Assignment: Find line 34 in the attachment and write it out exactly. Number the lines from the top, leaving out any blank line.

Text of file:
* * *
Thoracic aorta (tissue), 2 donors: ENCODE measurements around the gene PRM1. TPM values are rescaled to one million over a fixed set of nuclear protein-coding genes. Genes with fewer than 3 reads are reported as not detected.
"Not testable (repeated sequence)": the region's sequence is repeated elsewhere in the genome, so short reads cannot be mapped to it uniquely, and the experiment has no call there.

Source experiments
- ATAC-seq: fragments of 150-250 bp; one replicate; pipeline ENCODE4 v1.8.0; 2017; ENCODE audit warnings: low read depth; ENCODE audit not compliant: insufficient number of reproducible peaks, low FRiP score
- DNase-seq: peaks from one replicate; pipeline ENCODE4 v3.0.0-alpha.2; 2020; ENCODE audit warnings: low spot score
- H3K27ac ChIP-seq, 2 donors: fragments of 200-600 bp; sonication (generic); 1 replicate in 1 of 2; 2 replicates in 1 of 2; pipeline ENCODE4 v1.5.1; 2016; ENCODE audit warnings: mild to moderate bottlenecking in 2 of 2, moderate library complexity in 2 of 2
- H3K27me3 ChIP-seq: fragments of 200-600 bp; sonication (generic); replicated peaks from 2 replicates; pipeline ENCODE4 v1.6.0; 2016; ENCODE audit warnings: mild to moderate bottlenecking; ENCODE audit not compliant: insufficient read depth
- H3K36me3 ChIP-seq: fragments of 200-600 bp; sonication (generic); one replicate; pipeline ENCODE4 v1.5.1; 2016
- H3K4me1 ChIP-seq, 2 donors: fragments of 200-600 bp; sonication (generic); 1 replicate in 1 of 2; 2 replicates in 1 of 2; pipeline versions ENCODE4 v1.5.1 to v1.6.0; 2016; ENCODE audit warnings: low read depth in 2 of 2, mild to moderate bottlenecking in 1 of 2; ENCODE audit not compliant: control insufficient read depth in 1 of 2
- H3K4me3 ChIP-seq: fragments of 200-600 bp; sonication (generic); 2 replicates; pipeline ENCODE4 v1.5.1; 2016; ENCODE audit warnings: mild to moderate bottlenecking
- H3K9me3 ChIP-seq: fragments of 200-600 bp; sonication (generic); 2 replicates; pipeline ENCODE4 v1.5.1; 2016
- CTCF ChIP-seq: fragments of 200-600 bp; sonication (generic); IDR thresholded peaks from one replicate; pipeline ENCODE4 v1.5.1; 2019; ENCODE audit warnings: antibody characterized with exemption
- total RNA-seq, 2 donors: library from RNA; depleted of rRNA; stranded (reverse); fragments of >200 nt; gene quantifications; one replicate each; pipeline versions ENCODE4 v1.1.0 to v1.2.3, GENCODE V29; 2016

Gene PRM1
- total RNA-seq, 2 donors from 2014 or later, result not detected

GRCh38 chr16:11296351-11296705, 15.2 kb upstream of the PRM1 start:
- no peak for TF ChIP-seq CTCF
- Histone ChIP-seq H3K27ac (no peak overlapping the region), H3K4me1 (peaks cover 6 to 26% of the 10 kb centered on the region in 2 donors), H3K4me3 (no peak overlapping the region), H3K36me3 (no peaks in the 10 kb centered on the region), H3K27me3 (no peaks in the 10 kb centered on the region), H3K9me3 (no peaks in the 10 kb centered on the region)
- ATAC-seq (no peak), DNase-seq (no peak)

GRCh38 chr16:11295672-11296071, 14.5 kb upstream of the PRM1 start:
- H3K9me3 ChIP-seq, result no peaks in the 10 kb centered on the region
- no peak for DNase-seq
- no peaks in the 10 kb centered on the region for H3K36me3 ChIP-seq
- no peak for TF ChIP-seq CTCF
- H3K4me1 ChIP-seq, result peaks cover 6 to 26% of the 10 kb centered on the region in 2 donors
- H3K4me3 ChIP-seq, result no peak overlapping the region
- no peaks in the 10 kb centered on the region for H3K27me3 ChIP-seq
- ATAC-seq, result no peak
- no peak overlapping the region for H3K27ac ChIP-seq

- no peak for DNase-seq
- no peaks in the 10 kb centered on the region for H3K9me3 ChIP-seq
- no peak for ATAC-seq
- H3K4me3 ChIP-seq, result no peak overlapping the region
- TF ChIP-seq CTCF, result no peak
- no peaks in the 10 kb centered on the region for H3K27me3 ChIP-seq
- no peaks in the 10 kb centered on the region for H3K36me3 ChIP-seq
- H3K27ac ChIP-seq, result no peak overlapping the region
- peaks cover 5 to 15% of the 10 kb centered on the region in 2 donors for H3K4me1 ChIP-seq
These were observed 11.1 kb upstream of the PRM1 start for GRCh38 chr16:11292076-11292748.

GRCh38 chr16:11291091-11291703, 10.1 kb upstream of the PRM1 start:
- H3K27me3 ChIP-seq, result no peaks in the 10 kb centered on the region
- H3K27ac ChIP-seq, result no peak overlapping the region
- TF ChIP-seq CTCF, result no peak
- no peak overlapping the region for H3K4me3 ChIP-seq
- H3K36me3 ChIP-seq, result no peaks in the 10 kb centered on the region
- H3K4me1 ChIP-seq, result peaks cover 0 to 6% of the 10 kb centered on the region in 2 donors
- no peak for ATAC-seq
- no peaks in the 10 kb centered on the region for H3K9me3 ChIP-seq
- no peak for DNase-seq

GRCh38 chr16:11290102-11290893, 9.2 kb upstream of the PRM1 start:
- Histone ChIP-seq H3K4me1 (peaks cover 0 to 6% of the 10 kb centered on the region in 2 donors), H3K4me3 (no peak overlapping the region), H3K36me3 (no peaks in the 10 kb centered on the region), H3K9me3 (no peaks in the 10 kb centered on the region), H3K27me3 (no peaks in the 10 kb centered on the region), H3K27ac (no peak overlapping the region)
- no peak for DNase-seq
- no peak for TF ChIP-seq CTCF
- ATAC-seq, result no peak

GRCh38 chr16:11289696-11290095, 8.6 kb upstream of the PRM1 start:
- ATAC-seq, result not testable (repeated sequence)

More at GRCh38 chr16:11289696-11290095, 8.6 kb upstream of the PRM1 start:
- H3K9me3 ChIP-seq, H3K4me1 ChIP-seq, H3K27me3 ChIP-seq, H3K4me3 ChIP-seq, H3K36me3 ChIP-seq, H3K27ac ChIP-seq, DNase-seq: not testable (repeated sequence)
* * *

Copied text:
- TF ChIP-seq CTCF, result no peak